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The Princes in the Tower Paperback – July 10, 1995
"Hitler's Forgotten Children" by Ingrid von Oelhafen
The Lebensborn program abducted as many as half a million children from across Europe. Through a process called Germanization, they were to become the next generation of the Aryan master race in the second phase of the Final Solution. Hitler's Forgotten Children is both a harrowing personal memoir and a devastating investigation into the awful crimes and monstrous scope of the Lebensborn program. Learn more | See related books
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Copyright 1995 Reed Business Information, Inc.
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- Katharine Galloway Garstka, Intergraph Corp., Huntsville, Ala.
Copyright 1994 Reed Business Information, Inc. --This text refers to an out of print or unavailable edition of this title.
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Where to begin? Weir starts out by discussing the various sources of information on the controversy. Many of these sources weren't contemporary at all, being written after Henry VII had taken the throne. The one she bases most of her theories on, an unfinished history by Sir Thomas More, she claims is contemporary. However, Thomas was eight years old at the time these events occurred and didn't start his book until much later. He supposedly had access to many people "in the know," and Weir takes this as proof that what he says is, for the most part, accurate. What she fails to take into account, however, is More's history was written during the Tudor reign, when it wasn't exactly safe to be extolling Richard's virtues. Sure, More's sources may have been there, but do you really think they're going to risk their head by telling the truth?Read more ›
Weir constantly contradicts herself and her logic is often bizarre. On a general level, she tries to argue that the facts surrounding the death of the princes were at one and the same time, a closely guarded secret and known to everyone in Europe, depending on which is most convenient to her at any given point. At a more detailed level:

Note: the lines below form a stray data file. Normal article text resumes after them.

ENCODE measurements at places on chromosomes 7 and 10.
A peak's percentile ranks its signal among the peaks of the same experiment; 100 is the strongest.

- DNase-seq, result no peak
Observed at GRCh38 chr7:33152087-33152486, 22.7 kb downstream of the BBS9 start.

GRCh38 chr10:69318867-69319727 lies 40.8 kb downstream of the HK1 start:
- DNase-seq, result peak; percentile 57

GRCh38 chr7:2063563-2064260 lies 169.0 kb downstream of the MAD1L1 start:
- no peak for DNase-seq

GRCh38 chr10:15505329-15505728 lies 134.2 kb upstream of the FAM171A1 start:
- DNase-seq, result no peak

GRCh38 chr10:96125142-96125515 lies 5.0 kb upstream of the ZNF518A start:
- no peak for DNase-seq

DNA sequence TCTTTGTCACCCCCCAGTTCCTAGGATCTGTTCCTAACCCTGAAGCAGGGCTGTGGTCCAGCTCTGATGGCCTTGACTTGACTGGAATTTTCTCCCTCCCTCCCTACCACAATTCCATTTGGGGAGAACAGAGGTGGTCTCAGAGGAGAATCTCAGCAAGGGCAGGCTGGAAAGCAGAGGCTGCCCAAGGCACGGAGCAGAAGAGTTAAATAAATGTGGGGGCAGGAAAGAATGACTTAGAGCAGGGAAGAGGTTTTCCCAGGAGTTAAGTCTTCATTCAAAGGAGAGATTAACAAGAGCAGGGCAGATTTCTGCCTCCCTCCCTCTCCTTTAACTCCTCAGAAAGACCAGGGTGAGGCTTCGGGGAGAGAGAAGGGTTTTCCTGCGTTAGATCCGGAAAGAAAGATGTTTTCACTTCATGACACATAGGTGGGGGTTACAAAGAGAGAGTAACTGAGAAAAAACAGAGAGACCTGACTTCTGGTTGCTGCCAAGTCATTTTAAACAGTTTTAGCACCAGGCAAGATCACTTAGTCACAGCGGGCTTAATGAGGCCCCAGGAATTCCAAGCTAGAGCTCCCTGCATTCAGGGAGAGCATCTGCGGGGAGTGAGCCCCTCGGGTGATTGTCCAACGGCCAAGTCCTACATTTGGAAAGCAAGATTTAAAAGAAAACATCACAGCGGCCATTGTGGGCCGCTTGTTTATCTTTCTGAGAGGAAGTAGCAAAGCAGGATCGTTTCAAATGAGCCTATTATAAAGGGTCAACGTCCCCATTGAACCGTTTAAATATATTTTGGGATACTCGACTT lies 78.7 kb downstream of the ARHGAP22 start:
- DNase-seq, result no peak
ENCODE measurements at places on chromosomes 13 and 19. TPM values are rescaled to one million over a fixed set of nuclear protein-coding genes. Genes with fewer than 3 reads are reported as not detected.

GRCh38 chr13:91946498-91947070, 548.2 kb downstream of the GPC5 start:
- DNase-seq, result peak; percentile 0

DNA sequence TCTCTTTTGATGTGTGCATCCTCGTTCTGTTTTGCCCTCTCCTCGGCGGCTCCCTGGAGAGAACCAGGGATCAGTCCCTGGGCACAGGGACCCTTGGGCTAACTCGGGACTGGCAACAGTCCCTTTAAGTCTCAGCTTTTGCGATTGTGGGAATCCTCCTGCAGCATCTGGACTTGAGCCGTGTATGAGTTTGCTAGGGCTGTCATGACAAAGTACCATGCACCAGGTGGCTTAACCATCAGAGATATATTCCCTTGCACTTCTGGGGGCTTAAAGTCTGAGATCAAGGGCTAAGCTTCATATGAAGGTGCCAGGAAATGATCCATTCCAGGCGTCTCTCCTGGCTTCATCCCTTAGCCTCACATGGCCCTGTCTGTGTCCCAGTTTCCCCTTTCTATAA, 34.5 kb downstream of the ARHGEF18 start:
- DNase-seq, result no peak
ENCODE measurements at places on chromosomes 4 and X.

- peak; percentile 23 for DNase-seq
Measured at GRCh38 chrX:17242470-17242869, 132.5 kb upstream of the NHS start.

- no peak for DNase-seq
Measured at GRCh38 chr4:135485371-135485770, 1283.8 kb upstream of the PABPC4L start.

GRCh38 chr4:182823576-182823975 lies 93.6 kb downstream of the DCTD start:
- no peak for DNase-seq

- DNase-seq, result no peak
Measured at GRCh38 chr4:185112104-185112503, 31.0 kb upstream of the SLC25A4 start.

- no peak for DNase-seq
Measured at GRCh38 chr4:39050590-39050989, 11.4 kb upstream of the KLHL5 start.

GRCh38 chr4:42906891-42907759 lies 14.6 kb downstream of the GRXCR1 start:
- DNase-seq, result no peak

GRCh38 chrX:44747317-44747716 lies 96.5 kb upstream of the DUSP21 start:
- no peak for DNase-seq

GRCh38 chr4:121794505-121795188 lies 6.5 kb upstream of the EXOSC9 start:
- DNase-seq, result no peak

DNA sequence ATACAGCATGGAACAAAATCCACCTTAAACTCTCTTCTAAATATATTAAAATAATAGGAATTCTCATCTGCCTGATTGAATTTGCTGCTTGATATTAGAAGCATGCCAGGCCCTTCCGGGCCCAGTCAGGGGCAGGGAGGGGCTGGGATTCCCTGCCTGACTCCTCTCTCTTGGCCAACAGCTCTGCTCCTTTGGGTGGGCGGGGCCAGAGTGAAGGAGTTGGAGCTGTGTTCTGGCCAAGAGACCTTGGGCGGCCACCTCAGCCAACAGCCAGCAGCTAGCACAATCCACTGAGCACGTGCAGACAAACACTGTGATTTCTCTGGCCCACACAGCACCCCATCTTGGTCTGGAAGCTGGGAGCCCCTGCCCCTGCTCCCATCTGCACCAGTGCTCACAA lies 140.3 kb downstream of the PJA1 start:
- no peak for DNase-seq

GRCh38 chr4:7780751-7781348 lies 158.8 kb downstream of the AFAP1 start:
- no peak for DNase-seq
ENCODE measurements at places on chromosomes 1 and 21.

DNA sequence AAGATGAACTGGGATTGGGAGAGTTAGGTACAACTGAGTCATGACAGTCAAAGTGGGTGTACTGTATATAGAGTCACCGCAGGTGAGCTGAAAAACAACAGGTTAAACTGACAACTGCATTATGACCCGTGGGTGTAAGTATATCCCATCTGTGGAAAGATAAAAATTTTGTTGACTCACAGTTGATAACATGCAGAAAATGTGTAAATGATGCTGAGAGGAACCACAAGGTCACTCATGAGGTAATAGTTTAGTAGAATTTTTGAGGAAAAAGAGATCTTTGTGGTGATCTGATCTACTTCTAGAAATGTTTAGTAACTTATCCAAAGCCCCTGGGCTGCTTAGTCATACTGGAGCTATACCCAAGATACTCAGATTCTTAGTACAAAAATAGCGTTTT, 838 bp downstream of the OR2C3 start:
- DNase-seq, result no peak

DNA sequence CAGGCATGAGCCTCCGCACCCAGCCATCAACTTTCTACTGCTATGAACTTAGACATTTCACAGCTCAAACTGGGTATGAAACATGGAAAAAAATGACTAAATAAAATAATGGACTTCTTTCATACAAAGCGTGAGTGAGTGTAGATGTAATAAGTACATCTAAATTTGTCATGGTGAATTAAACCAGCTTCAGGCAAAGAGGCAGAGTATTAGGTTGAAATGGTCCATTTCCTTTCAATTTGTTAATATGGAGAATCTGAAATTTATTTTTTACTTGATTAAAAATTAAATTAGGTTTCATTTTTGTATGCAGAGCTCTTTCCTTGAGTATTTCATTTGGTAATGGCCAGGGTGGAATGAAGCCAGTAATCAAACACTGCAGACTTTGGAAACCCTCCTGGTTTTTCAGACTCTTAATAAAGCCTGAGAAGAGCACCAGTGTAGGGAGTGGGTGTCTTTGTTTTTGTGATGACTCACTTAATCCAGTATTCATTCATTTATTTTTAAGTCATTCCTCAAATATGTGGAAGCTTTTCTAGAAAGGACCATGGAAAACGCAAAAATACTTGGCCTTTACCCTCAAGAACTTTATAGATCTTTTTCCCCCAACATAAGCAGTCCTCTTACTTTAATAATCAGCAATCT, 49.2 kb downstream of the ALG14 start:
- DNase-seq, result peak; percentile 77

She spends several pages arguing that the story that Edward IV's marriage to Elizabeth Woodville was bigamous is completely ludicrous and that no contemporary writer believed it. She then describes it as "well-conceived and plausible".
Citing More, she claims that Margaret Beaufort was able to prove to Elizabeth Woodville that her sons (the princes in the tower) were dead. Later, Weir claims that Henry VII (Beaufort's son) didn't know whether or not they were dead. What happened to the evidence provided to Woodville?
Weir claims that Louis XI knew that Richard III murdered the princes, in spite of the fact that she believes they were alive when Louis died.
She claims that More got otherwise unknown information from knowledgeable people of his acquaintance. If it is obvious to Weir that these people might have known something, wouldn't it have been even more obvious to Henry VII and his advisors? Wouldn't he have questioned them?Read more ›
Weir questions her own sources and then uses them to prove her point the "Richard did it". An earthshattering conclusion? Not by any means, but the way she gets there is somewhat lazy and ignores some pretty decent scholarship on the subject. Most of what we "know" about RIII comes from Shakespeare's play, which is based on More. Weir didn't seem to stray any further than Shakespeare (the Oliver Stone of the Elizabethian age) to come to her conclusion.
Again, not her best work. She does a much better job with the Tudors.
Most Recent Customer Reviews
Very compelling if not entirely convincing read. Although I tend to agree with Weir's conclusion, I can understand where many would be skeptical of how she arrives at it. Read morePublished 4 months ago by PrettyinPink
OKAY IF YOU WANT TO READ A POSSIBLE THEORY OF ONE OF THE LST PRINCESPublished 5 months ago by Amazon Customer
Just finished reading it, and I think Richard the 3rd was not as great as he was power hungry! Poor princes, may they rest in peace
I like Ms. Weirs style She makes history so accessible. Its a thoughtfull exploration of a still controversial subject- namely, Did Richard order the killings? Read morePublished 8 months ago by francine m. borlee